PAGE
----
• Reply Jason Custer September 2, 2016 at 8:23 pm

      You are most welcome, Shawnna. Thanks so much for your prayers. I’m glad to have you following.

  • Reply Kathi Waligora September 1, 2016 at 12:43 pm

    Will be following your posts, Jason. Just said to Ron last night, “Little does Jason know how our hearts are with him and how we are praying for him.” Now you know! And when you think you are alone, remember Ron and Kathi are with you in thought and prayer. And the Father loves you and wants you well.

    • Reply Jason Custer September 2, 2016 at 8:24 pm

      Thank you so much for your prayers, Kathi (and Ron!). It does mean so much to me to know y’all are praying and thinking about me during this time.

  • Reply Deonna September 1, 2016 at 1:15 pm

    Keep sharing, Jason. I am praying for you.

    • Reply Jason Custer September 2, 2016 at 8:24 pm

      Thanks, Deonna.

  • Reply Amy September 1, 2016 at 1:23 pm

    Jason- you are really gifted at articulating your experiences. I am praying for you as the Lord brings you to my heart which is so often. One of my favorite memories of you (which admittedly I don’t have many) was when you lived at Shelley and Erics in Dallas and Eric and I were visiting and talking with friends over dinner about the super power we would choose if we could have any. You walked in and asked if we always discuss this type of thing upon hanging out. So, the question of the moment. If you could choose any super power what would it be?
    Thank you for including us in your journey and offering it up to the Lord to be used for His purposes. He is so glorified through you and your transparency and dependence on Him.

    • Reply Jason Custer September 2, 2016 at 8:28 pm

      Thank you, Amy. I do appreciate the prayers and encouragement. Hmm.. I know it’s a pretty common one, but I am always drawn to the ability to fly – which I think would provide some spectacular viewpoints and perspectives, as well as the convenience of it all, and the thrill.

  • Reply Hannah September 1, 2016 at 1:53 pm

    Thank you so much for sharing your experience Jason. Praying for you

    • Reply Jason Custer September 2, 2016 at 8:28 pm

      You’re welcome, Hannah. Thanks fo your prayers.

  • Reply Jean Hunt September 1, 2016 at 4:36 pm

    We are praying for you!!!

    • Reply Jason Custer September 2, 2016 at 8:28 pm

      Thanks so much, Mrs. Hunt!

  • Reply Leslie September 1, 2016 at 6:00 pm

    Jason, thank you for writing. We are praying for you. (and also, I vote for wearing Winston in the fanny pack position because it reminds me of your dad in Hermosillo, which makes me smile. He would unzip that thing and hand out money to people. And then he would write on his little notebook the record of the money he just handed out and put it back in the fanny pack and zip it back up. So many good memories of such a wonderful man.) I’m really glad you’re writing. Much love to you as you embark on this journey. We Linebargers are praying.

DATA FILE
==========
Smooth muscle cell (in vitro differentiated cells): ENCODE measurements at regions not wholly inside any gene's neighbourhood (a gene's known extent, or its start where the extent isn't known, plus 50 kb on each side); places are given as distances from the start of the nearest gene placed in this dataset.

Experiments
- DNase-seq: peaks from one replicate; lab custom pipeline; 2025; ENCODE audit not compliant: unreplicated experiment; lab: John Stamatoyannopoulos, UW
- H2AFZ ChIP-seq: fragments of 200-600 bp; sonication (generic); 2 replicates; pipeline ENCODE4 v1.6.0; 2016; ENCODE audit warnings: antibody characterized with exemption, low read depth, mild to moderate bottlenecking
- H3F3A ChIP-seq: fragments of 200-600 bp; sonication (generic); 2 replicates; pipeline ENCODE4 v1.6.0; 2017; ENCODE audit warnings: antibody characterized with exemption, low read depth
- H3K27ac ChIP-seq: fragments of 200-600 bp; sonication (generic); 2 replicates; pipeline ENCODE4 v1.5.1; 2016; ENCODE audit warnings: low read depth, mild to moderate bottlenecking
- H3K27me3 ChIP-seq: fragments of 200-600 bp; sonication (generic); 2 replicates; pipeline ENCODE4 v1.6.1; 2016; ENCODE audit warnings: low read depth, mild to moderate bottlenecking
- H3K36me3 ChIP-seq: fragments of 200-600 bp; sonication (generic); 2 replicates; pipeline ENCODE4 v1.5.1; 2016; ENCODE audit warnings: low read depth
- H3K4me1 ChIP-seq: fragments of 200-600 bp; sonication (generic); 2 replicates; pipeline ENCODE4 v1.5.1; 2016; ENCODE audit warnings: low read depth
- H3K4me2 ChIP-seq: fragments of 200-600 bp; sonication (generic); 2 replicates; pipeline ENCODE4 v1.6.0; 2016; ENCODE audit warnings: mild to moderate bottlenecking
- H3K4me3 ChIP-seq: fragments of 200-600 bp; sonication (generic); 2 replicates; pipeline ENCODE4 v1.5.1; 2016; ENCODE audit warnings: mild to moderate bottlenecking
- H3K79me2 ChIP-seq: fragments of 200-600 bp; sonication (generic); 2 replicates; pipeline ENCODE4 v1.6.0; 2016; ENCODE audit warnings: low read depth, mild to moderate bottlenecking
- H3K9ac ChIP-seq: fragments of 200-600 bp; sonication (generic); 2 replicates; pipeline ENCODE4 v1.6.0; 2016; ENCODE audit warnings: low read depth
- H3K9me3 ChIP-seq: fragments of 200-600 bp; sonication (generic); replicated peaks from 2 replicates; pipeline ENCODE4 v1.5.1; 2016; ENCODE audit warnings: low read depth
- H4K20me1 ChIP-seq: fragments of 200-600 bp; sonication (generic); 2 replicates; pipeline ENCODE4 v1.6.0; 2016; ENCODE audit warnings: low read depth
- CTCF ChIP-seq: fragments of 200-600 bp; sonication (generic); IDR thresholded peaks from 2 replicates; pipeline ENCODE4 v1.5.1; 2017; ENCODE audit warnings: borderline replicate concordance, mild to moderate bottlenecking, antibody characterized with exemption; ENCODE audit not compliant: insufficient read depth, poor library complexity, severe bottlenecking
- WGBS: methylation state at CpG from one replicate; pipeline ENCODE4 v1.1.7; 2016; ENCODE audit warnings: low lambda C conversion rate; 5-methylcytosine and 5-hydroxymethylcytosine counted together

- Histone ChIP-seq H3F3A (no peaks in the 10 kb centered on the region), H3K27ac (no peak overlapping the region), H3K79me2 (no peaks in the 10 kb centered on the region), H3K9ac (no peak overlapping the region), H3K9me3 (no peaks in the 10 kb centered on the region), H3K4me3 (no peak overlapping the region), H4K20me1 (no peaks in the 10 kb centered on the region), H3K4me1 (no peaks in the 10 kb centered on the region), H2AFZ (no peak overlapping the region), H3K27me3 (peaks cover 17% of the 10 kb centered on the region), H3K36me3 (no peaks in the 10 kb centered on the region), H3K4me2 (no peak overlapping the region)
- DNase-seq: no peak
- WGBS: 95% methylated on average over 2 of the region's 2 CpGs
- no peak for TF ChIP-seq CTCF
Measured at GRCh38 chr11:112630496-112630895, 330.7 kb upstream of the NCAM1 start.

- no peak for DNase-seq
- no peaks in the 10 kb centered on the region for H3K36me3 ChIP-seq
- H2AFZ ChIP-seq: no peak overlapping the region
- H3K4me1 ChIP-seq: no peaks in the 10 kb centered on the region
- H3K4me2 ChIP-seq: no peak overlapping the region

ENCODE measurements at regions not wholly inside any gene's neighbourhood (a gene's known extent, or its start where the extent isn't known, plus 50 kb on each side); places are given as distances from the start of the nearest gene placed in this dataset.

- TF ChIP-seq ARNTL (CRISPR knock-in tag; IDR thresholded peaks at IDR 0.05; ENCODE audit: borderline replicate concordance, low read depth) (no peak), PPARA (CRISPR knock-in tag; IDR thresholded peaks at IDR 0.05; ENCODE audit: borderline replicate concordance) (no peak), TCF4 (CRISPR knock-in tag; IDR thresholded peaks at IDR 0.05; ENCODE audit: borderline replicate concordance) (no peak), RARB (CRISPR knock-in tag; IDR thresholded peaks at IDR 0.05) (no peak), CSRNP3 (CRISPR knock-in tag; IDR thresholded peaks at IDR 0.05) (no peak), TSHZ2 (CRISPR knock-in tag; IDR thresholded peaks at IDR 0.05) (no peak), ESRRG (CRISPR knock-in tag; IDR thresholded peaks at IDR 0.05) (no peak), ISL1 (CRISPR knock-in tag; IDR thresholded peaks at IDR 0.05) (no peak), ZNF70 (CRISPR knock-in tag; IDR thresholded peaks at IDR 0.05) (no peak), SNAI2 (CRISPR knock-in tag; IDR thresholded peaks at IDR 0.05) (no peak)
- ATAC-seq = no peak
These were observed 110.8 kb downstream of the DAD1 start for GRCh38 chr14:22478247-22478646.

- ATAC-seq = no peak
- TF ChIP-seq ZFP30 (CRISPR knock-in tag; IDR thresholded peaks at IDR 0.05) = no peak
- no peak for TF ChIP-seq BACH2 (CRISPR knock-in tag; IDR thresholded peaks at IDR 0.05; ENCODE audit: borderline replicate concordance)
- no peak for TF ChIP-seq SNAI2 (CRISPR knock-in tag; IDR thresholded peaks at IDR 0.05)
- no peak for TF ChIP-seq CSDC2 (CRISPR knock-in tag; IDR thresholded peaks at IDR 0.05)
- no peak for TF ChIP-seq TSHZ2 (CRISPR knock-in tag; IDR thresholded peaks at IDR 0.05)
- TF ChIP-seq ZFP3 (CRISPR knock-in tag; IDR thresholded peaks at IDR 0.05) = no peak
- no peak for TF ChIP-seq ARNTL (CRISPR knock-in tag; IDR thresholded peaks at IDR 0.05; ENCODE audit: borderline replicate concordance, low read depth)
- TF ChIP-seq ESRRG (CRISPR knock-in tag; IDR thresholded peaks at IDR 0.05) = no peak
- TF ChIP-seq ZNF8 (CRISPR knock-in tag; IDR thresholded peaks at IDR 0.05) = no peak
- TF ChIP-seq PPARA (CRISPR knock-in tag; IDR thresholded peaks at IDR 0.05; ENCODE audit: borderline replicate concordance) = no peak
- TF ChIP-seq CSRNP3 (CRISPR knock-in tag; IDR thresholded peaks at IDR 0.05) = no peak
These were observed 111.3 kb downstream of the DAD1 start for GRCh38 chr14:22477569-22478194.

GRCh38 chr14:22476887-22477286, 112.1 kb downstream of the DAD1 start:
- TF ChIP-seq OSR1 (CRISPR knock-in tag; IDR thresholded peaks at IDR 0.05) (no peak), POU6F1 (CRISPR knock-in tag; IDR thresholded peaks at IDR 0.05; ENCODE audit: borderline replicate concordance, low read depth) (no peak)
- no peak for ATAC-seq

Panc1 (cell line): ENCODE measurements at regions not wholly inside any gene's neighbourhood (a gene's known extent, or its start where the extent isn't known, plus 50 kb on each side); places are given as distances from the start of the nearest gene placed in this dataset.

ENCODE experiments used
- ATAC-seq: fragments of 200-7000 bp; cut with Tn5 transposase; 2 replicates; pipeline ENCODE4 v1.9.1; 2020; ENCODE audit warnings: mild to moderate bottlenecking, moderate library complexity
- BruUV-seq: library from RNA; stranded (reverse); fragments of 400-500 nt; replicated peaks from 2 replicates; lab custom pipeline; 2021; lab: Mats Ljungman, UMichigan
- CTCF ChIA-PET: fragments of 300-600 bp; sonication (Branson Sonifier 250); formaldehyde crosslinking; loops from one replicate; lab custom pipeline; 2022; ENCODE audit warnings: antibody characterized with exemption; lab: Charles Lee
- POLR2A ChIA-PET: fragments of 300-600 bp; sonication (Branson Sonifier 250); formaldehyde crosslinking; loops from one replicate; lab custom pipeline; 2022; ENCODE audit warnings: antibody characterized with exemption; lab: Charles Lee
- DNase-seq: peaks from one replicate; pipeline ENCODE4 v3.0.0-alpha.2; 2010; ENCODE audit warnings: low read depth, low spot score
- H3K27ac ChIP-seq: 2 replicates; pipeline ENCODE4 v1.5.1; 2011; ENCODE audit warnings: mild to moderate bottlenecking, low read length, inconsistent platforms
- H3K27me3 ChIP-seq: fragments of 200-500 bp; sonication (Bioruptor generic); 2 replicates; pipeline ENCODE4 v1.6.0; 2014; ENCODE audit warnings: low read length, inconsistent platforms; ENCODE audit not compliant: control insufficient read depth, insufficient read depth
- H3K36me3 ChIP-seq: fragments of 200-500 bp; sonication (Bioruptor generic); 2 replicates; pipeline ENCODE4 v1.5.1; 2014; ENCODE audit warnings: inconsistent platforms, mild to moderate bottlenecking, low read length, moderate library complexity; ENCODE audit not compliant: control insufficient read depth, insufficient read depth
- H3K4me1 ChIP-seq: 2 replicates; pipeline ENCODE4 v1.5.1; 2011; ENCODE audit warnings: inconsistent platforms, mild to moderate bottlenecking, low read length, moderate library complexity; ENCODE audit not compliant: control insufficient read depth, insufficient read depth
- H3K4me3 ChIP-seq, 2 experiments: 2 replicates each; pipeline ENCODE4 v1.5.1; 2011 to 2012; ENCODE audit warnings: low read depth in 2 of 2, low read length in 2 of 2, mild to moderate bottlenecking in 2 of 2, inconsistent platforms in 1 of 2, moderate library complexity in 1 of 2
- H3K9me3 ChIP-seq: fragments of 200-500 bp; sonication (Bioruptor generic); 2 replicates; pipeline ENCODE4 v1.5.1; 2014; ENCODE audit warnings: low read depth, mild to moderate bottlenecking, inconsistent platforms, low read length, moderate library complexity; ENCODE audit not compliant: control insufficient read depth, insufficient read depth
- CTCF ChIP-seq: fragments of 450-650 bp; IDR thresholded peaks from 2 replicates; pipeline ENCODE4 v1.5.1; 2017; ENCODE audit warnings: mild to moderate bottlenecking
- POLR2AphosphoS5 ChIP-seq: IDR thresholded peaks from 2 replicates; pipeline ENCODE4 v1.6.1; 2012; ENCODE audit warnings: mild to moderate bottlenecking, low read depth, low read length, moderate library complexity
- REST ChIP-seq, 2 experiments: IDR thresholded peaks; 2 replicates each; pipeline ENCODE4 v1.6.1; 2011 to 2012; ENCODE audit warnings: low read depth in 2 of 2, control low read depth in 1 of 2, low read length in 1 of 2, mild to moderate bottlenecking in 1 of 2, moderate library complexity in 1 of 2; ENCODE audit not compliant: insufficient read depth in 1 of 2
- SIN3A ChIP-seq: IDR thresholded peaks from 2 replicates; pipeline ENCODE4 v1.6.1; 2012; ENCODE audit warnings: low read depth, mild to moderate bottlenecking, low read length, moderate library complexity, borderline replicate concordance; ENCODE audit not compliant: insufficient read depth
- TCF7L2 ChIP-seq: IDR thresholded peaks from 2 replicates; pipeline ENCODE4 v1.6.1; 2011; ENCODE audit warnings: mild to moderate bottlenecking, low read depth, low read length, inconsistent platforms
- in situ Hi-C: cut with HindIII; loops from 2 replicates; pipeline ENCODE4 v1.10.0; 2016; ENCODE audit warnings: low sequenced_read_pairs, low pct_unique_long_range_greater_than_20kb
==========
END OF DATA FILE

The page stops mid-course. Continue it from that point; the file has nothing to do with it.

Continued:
• Reply Jason Custer September 2, 2016 at 8:31 pm

      You’re welcome, Leslie. Ha! Yes, I can very clearly see him proudly sporting his fanny pack – such good memories. I remember the notebook too! Thank you so much for your prayers. It really means so much to me. I’m sad that y’all are so far away in California, but from what I can tell God is truly blessing your time there with Chris’ parish – and all the beauty around y’all.

  • Reply Jack September 1, 2016 at 6:04 pm

    Thoughts and prayers for you and yours…

    • Reply Jason Custer September 2, 2016 at 8:32 pm

      Thanks, Jack!

  • Reply Jackie Custer Luckey September 1, 2016 at 8:21 pm

    I’m so happy to read this and keep you in prayers. Thank you for sharing. Muscular love to you.

    • Reply Jason Custer September 2, 2016 at 8:32 pm

      Thanks, Jackie! Miss y’all, and appreciate the prayers so much.

  • Reply Megan September 2, 2016 at 11:10 am

    Hi Jason,

    You don’t know me… But I grew up with Chris and my brother was in a band with him and all that. I followed Christina’s journey and now to here about you, my heart breaks. Hasn’t your family been through enough? I use to be very spiritual and Christian-like and excited about God but honestly it has grown tiring hoping and praying for things that don’t happen. It’s His “plan” anyways, so I guess there is no changing it, no matter what I pray. I probably seem like a pessimistic Patty but really I feel like I am a realistic Rebecca. (See what I did there). I have a tendency to be a little to blunt and open with no filter. (can’t say I didn’t warn you) …anyways, I love that you named your chemo pump Winston! Finding humor in crappy situations is the best. I Read your blog and I will continue to follow you… Thank you for your honesty, good and bad. Your writing is great and easy to read, very talented you are. Anyways, you said we can ask you questions and I have a couple … If you don’t want to answer them that’s totally fine or if you find my replies offensive let me know.

    Question #1… When they told you it was life threatening…. Did you immediately want to make a bucket list? Or think of things you have wanted to do but hadn’t gotten around to them yet?